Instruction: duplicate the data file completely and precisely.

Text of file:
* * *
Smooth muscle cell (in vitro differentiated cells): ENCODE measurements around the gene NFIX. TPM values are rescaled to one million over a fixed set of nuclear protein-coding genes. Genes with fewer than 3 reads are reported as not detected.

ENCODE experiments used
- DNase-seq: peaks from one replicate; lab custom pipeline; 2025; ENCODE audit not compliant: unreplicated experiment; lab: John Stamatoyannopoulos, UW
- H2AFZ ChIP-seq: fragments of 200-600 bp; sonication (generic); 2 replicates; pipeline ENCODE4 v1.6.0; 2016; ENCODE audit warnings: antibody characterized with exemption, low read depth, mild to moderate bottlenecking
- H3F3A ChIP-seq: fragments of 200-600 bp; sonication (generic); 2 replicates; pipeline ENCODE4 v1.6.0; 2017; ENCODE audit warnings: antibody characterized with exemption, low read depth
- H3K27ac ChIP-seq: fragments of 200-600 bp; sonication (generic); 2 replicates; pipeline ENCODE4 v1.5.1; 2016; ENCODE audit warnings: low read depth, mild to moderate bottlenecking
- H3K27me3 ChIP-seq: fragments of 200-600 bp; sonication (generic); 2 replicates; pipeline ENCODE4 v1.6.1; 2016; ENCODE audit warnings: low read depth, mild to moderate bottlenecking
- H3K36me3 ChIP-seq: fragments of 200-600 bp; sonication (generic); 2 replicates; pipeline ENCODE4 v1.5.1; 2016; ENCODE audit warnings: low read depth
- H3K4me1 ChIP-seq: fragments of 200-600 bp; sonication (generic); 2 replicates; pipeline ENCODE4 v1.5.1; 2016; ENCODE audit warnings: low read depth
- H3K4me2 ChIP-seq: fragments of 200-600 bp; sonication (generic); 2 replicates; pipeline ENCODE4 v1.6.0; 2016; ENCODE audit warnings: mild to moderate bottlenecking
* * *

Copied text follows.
Smooth muscle cell (in vitro differentiated cells): ENCODE measurements around the gene NFIX. TPM values are rescaled to one million over a fixed set of nuclear protein-coding genes. Genes with fewer than 3 reads are reported as not detected.

ENCODE experiments used
- DNase-seq: peaks from one replicate; lab custom pipeline; 2025; ENCODE audit not compliant: unreplicated experiment; lab: John Stamatoyannopoulos, UW
- H2AFZ ChIP-seq: fragments of 200-600 bp; sonication (generic); 2 replicates; pipeline ENCODE4 v1.6.0; 2016; ENCODE audit warnings: antibody characterized with exemption, low read depth, mild to moderate bottlenecking
- H3F3A ChIP-seq: fragments of 200-600 bp; sonication (generic); 2 replicates; pipeline ENCODE4 v1.6.0; 2017; ENCODE audit warnings: antibody characterized with exemption, low read depth
- H3K27ac ChIP-seq: fragments of 200-600 bp; sonication (generic); 2 replicates; pipeline ENCODE4 v1.5.1; 2016; ENCODE audit warnings: low read depth, mild to moderate bottlenecking
- H3K27me3 ChIP-seq: fragments of 200-600 bp; sonication (generic); 2 replicates; pipeline ENCODE4 v1.6.1; 2016; ENCODE audit warnings: low read depth, mild to moderate bottlenecking
- H3K36me3 ChIP-seq: fragments of 200-600 bp; sonication (generic); 2 replicates; pipeline ENCODE4 v1.5.1; 2016; ENCODE audit warnings: low read depth
- H3K4me1 ChIP-seq: fragments of 200-600 bp; sonication (generic); 2 replicates; pipeline ENCODE4 v1.5.1; 2016; ENCODE audit warnings: low read depth
- H3K4me2 ChIP-seq: fragments of 200-600 bp; sonication (generic); 2 replicates; pipeline ENCODE4 v1.6.0; 2016; ENCODE audit warnings: mild to moderate bottlenecking